For many people who have experienced a life-changing injury, the journey to returning to work may require not only physical therapy, but also recovery from the emotional aspects that accompany adjustment to the disability. Even once these goals are attained, the stigma and misperceptions about people with disabilities can present unnecessary pain and challenges that few people are fully aware of.
“Putting the focus back on people’s abilities, rather than disabilities, so that they can earn a living is what we aim for in vocational rehabilitation and pre-vocational therapy,” says Felicity Pienaar, an occupational therapist who practises at Netcare Akeso Nelspruit mental health facility.
Whether a disability is physical, cognitive, behavioural or emotional in nature, much can be achieved with multi-disciplinary therapies geared towards helping the individual develop their capabilities and skills.
From changes and loss to new goals
“If a person is not able to return to their previous job, this may bring about a major sense of loss for the individual. If the person was the breadwinner for their family, a change from this role can be especially difficult to accept. Professional mental health support can be helpful for working through changes to the individual’s life and their self-identity,” she says.
Pienaar points out that one way in which occupational therapy can help support the person is to redefine some of the goals they had set before their life-changing injury, focusing on what is realistically achievable with both short and long term goals in mind. “It is about finding ways to be independent within your means. In therapy we aim to extend each person’s abilities so that they can develop confidence and regain as much independence as possible,” she says.
“Particularly when multi-disciplinary professional support is available, it is often possible for a person to develop skills and talents in new areas and secure employment in a new role if necessary. For some people, this can make the difference between economic exclusion and earning a living.
“In addition, there is a satisfaction for the person in being part of a collective group effort and the benefit of having a structured weekly work routine. Crucially, securing and maintaining a job builds confidence and motivation for future goals, and who knows where this could lead.”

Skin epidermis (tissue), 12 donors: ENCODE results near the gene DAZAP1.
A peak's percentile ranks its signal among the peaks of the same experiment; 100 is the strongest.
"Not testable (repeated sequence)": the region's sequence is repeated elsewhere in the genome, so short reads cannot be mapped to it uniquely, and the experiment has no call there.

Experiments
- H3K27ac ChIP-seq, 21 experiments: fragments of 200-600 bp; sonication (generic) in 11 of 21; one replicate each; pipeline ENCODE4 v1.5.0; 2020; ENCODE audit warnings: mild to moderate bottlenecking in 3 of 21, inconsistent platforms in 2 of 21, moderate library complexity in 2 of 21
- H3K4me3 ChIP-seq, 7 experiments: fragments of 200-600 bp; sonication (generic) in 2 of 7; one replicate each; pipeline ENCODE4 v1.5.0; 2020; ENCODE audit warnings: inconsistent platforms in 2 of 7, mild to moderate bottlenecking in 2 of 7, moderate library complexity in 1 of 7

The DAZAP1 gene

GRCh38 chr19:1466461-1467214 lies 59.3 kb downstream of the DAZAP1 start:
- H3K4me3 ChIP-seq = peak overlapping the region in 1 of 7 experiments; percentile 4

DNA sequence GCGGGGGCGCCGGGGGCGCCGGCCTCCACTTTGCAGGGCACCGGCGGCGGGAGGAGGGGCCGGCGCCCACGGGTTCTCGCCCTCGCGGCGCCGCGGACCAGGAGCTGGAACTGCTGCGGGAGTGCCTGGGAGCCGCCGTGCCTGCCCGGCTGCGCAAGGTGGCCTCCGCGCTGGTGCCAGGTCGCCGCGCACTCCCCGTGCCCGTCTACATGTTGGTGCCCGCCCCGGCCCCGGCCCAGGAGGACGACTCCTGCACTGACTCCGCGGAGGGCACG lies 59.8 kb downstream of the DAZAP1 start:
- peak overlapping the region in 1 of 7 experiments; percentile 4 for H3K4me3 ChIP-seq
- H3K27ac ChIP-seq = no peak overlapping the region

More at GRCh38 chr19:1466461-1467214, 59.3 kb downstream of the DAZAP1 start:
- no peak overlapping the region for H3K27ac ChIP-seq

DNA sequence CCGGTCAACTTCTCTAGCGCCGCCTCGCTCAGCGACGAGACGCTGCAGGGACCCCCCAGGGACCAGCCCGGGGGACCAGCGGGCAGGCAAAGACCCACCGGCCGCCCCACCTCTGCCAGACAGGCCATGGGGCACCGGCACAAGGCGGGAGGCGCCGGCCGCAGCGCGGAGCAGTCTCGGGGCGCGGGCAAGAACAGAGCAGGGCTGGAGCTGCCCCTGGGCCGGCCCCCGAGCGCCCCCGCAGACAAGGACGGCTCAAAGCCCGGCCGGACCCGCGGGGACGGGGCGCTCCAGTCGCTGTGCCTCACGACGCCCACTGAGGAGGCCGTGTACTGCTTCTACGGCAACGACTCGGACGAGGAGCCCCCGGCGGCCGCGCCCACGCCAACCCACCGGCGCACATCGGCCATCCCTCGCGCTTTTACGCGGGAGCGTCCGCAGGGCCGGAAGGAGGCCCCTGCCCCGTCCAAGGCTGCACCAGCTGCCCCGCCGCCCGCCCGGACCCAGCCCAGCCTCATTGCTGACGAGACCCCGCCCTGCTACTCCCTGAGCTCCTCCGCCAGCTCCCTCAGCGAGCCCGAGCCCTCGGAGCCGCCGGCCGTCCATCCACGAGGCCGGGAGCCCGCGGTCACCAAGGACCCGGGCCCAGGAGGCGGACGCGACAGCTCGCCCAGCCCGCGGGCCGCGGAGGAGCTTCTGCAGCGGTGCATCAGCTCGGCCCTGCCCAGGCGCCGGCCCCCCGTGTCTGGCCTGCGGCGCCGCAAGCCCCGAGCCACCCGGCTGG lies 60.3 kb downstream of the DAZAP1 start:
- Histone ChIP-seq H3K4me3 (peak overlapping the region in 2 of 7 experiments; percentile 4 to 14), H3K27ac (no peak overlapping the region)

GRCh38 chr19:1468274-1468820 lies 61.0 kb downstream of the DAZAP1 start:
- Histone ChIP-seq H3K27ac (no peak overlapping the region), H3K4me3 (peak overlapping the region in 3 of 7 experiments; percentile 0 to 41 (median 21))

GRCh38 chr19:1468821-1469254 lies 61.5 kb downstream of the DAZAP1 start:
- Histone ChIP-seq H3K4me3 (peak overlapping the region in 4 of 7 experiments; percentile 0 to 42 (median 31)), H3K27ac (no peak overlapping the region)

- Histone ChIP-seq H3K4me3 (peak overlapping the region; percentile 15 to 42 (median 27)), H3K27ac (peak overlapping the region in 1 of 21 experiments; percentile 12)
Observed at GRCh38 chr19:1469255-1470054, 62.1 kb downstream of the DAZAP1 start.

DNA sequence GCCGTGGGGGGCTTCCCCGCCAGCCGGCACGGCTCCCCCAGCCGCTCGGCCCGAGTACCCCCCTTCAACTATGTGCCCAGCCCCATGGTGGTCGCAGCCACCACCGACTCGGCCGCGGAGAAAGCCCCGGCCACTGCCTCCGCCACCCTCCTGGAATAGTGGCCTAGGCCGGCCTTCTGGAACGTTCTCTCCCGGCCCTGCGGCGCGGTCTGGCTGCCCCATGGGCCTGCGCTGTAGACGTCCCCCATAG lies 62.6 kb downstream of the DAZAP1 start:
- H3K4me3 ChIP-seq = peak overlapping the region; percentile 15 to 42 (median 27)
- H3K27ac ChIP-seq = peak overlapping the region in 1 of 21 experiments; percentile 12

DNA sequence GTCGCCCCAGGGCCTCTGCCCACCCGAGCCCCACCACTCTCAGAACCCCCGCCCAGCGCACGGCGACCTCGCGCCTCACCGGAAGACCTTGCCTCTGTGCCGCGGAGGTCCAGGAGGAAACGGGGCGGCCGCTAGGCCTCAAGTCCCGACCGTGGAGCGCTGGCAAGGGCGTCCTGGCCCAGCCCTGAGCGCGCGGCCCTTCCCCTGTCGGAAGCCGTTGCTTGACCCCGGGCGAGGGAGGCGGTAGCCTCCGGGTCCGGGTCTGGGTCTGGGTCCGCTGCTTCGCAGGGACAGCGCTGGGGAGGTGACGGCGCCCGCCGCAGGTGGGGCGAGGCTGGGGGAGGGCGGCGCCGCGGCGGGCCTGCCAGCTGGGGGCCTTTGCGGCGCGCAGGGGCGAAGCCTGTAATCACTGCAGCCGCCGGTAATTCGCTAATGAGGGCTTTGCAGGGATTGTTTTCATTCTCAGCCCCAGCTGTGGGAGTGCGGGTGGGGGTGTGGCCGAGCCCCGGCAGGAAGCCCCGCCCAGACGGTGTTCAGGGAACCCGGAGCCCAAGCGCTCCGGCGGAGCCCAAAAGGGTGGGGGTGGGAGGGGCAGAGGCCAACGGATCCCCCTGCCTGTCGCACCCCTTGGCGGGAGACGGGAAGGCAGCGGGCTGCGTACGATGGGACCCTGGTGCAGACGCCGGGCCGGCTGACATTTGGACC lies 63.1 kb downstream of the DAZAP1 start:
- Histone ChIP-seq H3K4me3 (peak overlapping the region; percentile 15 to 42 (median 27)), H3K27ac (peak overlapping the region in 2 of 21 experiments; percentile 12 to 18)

Mountains still to climb
Vocational rehabilitation therapy is an emerging field in South Africa and generally remains under-resourced, with the result that many people with disabilities are unlikely to have access to such therapy, even in the private sector, which may have enabled them to return to work.
“While it is resource intensive initially, vocational rehabilitation helps people to reintegrate and builds economic inclusivity. It is usually not covered by medical aid, although it is covered in some insurance policies,” Pienaar adds.
Even when vocational rehabilitation therapy is accessible, sometimes the progress made in therapy can be impacted if a person faces exclusion or stigma in their communities or in the workplace. Netcare Akeso offers corporate presentations on a range of topics to help facilitate understanding and promote good mental wellbeing for all in the workplace.
“Even today, people with disabilities are not always met with understanding and sensitivity in their daily lives. Other people’s reactions and unconscious prejudices can sometimes stand in the way of equal opportunities and people with disabilities reaching their fullest potential. Greater awareness and understanding are needed to make our society and working environments more respectful and inclusive,” Pienaar concludes.
About Netcare Akeso
Netcare Akeso operates a network of private in-patient mental health facilities and is part of the Netcare Group. Netcare Akeso provides individual, integrated and family-oriented treatment in specialised in-patient treatment facilities, as well as certain outpatient services, for a range of psychiatric, psychological and substance use conditions. Please visit www.akeso.co.za or contact firstname.lastname@example.org for further information. The COPE Therapy website www.copetherapy.co.za also contains many useful blog posts on various issues and tips relating to mental health.
In the event of a psychological crisis, call 0861 435 787, 24 hours a day for emergency support. Psychiatrist consultations can be made through Netcare appointmed™, online at www.netcareappointmed.co.za or by calling 0861 555 565. Outpatient psychologist and occupational therapist consultations can be booked via www.copetherapy.co.za. The COPE Therapy website www.copetherapy.co.za also contains many useful blog posts on various issues and tips relating to mental health.
For more information on this media release, contact MNA at the contact details listed below.
Issued by: MNA on behalf of Netcare Akeso Nelspruit
Contact: Martina Nicholson, Meggan Saville, Estene Lotriet-Vorster and Clementine Forsthofer
Telephone: (011) 469 3016
Email: email@example.com, firstname.lastname@example.org, email@example.com firstname.lastname@example.org or email@example.com